Besieged Venezuelan journalist Rafael Osio Cabrices tells the tale of his and his family’s escape from Cuba’s Venezuela.
I escaped Venezuela for North America. Here’s how.
At the Simón Bolívar International Airport in Caracas, my wife, 8-month-old daughter and I stopped to take photos of our feet. We were standing over a colorful, geometric mosaic made by the famous artist Carlos Cruz-Diez, a symbol of the modern and cosmopolitan Venezuela we loved and the Venezuela that Hugo Chávez and his followers have tried to destroy.
This has become a ritual among those leaving Venezuela. That day, my family walked onto an American Airlines flight with four bags of luggage and three things that were exceedingly precious in our home country: airplane tickets, an invitation to stay with my sister in Florida, and hope.
Until the moment the plane took off, we feared we might be in clear and present danger. We spent the last month seeking refuge in a makeshift panic room we created in our Caracas apartment. And even as we navigated the airport’s departure rituals, we didn’t know if we were leaving Venezuela forever or if we’d ever be able to leave the turmoil behind.
During the previous years, we said goodbye to a lot of friends who moved to Spain, Portugal, Argentina, Colombia and the United States. We wanted to stay, however. We were proud of the job we were doing as journalists, writing about the problems our country was facing and possible ways to solve them. We wanted to help our society to go back to the path to democracy, interrupted in 1998 by the return of army men to power, with the election of Chávez, a career military officer, who had failed to take over the government in a bloody putsch just six years before.
But the majority of our fellow Venezuelans had other plans. In 2009, when Chávez obtained the popular support to reform the constitution in order to rule forever, my wife and I accepted that we wouldn’t be able to live under an elected dictatorship, a government that also would be unable to stop the inflation and crime rates that now are among the highest in the world. As newspapers were being whittled down and journalists feared speaking against the regime, it became virtually impossible to do the work my wife and I were trained to do.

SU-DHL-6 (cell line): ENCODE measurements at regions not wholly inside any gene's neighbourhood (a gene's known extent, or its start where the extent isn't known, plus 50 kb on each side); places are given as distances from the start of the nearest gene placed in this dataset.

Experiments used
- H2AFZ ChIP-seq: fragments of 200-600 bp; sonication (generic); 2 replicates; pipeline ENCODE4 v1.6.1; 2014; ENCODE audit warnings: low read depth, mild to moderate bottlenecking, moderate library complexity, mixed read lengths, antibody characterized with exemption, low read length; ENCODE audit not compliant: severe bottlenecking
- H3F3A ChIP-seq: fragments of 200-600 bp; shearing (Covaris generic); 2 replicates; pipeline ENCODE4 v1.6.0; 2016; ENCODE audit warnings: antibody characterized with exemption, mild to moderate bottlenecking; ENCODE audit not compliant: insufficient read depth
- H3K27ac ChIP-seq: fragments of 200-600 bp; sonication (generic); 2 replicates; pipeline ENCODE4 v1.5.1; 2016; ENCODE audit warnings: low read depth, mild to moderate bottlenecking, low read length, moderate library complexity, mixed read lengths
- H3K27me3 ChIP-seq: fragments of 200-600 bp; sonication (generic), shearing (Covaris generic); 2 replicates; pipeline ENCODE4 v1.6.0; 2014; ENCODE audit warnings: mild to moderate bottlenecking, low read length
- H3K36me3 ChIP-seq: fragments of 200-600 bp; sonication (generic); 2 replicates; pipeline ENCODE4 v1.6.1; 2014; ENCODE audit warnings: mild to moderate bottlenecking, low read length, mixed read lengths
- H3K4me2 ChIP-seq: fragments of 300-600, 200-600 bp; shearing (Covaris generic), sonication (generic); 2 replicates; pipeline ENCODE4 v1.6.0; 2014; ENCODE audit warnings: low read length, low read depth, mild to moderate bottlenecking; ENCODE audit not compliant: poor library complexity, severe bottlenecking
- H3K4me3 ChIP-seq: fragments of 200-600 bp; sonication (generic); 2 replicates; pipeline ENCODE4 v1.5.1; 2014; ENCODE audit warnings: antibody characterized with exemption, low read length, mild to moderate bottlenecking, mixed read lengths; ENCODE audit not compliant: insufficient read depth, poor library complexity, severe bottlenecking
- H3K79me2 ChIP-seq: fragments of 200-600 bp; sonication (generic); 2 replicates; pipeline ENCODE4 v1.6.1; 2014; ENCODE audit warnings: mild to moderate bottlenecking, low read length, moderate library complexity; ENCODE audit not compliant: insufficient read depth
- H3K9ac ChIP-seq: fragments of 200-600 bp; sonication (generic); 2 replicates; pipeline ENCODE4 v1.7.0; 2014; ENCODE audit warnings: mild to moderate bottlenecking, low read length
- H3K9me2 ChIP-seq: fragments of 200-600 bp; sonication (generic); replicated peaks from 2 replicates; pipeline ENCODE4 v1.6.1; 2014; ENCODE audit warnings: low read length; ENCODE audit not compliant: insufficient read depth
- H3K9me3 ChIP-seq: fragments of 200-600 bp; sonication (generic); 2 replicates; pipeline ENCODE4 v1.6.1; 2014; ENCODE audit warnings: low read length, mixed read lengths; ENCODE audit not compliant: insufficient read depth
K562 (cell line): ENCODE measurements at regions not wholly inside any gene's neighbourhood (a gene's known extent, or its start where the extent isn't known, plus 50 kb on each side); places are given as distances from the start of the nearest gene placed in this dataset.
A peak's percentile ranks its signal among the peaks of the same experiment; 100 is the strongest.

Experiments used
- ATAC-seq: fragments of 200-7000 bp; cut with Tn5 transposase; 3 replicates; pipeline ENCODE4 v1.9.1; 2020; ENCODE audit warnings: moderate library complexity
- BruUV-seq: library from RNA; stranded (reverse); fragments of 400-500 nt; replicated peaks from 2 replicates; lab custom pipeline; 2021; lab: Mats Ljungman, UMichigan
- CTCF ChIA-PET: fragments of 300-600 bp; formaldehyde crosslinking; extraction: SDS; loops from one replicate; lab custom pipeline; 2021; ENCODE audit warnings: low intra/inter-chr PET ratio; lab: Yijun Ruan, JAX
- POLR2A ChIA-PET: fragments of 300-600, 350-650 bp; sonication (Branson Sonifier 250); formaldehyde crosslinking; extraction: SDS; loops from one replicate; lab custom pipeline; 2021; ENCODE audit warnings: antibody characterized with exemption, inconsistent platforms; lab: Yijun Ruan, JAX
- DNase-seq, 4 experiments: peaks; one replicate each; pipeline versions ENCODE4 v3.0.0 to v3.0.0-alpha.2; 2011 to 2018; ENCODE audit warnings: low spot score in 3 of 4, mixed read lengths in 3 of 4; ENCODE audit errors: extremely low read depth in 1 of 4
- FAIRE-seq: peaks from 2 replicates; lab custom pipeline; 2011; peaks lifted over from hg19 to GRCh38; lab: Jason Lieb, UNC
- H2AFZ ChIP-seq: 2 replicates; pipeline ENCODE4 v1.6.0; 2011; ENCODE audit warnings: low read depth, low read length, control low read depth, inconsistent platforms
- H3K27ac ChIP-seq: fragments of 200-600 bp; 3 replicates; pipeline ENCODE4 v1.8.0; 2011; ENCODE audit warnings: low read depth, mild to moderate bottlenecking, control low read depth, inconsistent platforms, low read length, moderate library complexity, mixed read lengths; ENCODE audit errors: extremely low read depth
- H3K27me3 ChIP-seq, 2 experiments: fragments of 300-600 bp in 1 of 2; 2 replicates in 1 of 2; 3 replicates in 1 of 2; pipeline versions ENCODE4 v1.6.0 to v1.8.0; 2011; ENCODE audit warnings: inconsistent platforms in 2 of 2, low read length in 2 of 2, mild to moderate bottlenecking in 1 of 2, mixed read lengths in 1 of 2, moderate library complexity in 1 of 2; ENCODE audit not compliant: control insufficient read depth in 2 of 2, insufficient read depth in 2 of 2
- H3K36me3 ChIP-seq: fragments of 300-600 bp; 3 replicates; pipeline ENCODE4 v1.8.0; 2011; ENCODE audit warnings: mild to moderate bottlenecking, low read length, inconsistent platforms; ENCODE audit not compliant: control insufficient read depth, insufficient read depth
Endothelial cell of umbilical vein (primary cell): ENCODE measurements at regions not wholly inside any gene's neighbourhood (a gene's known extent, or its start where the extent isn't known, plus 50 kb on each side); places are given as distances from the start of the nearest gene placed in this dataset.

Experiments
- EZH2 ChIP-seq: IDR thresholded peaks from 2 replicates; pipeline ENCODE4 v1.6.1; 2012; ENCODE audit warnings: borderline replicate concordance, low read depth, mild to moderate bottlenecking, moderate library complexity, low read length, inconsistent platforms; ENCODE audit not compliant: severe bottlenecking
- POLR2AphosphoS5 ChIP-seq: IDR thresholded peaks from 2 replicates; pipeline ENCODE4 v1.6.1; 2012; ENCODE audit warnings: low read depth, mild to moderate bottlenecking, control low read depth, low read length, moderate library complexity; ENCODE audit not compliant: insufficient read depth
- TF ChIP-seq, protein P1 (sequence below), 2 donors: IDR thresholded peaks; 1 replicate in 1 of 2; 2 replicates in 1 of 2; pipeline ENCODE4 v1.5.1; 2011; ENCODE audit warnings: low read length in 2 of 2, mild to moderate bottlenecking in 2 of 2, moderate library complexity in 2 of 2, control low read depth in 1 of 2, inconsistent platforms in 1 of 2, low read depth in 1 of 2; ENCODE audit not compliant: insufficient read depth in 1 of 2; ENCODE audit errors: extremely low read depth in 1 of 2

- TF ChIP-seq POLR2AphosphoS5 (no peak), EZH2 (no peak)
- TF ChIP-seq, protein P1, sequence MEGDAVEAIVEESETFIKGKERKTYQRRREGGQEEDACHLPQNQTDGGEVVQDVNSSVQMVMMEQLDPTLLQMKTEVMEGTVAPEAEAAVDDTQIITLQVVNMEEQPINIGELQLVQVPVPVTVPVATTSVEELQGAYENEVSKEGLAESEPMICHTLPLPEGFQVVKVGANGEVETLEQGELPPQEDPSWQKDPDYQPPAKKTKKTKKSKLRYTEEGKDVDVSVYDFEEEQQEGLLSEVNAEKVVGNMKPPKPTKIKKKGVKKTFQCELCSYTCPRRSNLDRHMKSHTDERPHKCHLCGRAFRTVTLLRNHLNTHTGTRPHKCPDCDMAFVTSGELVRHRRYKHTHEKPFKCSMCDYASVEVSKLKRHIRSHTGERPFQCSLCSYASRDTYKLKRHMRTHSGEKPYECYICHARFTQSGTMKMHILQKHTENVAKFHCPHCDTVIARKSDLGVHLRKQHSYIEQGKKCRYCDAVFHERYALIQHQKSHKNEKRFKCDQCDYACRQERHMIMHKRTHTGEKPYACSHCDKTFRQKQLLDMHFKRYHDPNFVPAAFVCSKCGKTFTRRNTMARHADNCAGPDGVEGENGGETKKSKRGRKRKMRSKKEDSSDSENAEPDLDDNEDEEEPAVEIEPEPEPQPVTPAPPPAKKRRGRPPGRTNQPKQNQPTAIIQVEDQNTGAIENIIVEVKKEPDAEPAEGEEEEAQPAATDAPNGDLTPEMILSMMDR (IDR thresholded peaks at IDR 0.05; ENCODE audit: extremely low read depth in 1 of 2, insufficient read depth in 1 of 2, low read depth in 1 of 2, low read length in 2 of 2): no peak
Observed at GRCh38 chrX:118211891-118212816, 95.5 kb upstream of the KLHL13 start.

We made a list of places we could go. We put Canada first: We wanted stability and a legal way to immigrate, and that country offered to professionals like us a path that was easier and faster than the United States. We chose Montreal (because Quebec’s list of desired professions included journalists at that time), submitted our application in 2010, and studied French. The arrival of our daughter in July 2013 delayed the process. Months passed with no word from Citizenship and Migration Canada.
In December 2013, we made extra cash from a freelance job and decided to invest it in tickets to Miami. We needed to pick up some savings we had socked away in a U.S. bank and buy some essentials we’d need when we finally moved to Canada. But the meaning of that planned Florida trip changed as a result of a conflict between the government and international airlines – a conflict that turned our purchased tickets into precious gold.
This was the latest step in the Cuban-inspired Chavista effort to extinguish all private economic activity by asphyxiating the value of all money belonging to anyone but the state. After a decade of currency controls that forbid anyone other than the Central Bank from acquiring U.S. dollars, many foreign companies have stopped doing business in Venezuela. Hence, this year we have in Venezuela, among our long list of wants, no shampoo, no elevator parts, no cancer medicines. We’re in an undeclared state of default that’s cutting ties with the rest of the world. Now, foreign airlines are reducing or canceling their operations to and from Venezuela. They were tired of waiting for the almost $4 billion the government has to give them in exchange for the bolivars (essentially play money for a multinational company unable to exchange them on a free liquid market) they earned. With no dollars, the companies cannot pay services abroad or buy replacement parts.
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